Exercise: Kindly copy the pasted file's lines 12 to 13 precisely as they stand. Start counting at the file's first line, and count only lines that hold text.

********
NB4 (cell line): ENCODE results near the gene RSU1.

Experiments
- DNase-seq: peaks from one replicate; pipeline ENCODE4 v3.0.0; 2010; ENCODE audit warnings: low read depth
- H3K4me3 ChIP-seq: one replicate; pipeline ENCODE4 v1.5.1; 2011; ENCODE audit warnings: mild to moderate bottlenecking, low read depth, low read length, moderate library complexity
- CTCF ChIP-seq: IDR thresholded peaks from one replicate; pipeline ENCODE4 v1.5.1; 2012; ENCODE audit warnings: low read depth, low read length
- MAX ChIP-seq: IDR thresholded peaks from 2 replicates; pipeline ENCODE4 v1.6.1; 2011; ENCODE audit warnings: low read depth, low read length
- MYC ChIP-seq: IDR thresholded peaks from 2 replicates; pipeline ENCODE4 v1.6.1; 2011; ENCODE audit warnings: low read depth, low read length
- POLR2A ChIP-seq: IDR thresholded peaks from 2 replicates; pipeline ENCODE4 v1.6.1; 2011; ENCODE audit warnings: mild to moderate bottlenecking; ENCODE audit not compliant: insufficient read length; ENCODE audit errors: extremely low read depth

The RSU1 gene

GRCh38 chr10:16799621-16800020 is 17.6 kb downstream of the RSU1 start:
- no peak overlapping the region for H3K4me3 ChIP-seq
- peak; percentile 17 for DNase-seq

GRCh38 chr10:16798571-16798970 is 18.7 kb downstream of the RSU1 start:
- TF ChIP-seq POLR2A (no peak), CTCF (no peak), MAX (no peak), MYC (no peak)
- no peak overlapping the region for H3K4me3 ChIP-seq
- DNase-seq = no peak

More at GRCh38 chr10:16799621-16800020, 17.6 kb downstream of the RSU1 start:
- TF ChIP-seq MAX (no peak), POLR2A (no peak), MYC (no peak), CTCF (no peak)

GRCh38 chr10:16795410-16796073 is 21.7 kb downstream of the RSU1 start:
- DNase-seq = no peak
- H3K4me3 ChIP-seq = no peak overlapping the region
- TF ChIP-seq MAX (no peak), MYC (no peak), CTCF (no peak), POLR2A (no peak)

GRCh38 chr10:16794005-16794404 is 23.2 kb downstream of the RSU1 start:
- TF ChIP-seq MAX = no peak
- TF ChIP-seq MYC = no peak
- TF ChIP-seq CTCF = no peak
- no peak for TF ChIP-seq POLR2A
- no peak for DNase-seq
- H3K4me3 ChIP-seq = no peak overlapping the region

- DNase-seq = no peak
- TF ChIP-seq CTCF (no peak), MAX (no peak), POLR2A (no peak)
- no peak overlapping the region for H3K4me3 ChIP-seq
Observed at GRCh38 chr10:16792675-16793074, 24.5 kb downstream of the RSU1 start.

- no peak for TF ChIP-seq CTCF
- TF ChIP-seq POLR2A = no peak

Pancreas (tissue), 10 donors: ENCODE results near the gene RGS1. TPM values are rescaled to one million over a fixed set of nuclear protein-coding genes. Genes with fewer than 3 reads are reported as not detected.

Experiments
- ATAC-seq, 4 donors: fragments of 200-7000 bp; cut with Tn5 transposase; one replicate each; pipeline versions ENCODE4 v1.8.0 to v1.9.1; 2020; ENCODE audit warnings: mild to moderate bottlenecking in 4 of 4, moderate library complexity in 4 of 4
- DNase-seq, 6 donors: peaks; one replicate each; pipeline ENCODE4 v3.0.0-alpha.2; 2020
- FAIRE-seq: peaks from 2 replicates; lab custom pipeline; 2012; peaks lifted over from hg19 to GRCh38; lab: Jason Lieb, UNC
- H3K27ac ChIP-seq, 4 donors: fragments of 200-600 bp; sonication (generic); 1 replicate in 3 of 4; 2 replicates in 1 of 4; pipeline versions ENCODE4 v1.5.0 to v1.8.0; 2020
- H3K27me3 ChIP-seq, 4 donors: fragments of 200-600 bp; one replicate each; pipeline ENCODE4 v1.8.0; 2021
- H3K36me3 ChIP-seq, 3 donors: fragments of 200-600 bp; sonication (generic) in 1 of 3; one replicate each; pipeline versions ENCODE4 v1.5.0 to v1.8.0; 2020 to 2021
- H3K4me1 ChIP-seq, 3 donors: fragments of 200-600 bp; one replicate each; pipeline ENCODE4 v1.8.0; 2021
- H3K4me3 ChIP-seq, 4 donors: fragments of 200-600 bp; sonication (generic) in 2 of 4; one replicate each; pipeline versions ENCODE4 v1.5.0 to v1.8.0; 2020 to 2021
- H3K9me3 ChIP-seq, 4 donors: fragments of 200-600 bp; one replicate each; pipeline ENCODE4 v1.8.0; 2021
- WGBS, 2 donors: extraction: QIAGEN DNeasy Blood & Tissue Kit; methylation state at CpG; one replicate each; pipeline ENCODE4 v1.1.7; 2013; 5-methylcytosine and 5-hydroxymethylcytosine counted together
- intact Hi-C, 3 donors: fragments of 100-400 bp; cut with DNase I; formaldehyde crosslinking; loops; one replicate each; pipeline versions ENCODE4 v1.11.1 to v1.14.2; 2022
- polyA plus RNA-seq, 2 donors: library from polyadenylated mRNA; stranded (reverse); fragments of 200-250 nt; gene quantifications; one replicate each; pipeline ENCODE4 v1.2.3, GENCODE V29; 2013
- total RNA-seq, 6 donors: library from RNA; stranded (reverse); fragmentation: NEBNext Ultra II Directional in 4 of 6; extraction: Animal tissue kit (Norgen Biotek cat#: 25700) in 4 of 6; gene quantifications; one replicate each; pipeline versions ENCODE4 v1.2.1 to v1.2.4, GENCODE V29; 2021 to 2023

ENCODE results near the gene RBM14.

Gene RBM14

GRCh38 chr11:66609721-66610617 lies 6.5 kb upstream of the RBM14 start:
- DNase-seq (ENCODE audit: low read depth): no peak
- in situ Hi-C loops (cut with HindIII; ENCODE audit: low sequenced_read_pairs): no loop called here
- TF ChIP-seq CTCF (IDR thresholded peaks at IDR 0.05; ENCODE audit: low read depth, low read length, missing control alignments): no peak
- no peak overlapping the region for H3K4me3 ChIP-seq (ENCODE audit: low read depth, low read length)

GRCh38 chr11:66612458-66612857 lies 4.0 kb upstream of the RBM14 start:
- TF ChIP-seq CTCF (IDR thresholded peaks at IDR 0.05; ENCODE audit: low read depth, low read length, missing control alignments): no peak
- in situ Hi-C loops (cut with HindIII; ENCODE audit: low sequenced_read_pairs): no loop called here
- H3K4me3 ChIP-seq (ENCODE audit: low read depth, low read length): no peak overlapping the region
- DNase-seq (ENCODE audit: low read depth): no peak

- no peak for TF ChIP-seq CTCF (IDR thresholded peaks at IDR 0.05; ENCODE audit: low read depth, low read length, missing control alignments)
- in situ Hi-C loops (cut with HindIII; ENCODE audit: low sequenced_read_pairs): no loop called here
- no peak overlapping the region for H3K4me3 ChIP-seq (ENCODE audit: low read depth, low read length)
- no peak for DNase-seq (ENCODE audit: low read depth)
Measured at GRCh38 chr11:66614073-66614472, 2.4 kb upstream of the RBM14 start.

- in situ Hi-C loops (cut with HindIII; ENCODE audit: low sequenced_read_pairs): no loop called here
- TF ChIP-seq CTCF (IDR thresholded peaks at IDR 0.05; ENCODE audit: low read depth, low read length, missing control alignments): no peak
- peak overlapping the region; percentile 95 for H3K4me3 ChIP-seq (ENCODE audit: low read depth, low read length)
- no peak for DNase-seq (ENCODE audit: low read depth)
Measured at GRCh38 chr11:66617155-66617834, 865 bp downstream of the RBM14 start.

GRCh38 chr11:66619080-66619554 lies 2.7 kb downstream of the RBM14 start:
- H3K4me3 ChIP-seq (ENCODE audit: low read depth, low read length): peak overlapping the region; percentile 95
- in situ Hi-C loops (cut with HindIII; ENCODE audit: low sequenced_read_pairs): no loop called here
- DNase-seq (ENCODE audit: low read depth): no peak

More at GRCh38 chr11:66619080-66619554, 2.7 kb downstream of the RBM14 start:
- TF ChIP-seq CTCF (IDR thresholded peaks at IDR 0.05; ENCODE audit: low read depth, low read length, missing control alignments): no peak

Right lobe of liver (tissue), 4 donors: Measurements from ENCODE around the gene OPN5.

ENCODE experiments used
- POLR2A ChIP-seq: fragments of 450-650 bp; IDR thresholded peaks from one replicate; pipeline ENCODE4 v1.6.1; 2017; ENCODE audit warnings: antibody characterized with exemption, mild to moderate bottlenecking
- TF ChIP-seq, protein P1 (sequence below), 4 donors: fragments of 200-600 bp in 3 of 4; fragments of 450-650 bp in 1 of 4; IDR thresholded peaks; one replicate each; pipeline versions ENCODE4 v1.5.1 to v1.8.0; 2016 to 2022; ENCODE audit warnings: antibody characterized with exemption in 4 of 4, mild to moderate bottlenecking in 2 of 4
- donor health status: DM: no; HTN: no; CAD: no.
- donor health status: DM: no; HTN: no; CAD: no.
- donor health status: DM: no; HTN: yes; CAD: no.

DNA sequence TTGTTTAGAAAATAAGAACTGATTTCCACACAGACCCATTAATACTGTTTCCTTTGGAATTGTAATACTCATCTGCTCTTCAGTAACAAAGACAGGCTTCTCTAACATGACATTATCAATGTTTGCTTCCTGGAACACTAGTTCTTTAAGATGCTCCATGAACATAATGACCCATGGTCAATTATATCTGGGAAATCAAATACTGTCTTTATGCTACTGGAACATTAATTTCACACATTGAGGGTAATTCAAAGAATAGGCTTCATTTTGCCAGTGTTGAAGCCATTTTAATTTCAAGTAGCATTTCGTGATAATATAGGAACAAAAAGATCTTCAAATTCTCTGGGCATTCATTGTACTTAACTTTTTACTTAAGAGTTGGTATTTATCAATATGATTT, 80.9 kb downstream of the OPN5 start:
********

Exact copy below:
- peak; percentile 17 for DNase-seq

GRCh38 chr10:16798571-16798970 is 18.7 kb downstream of the RSU1 start: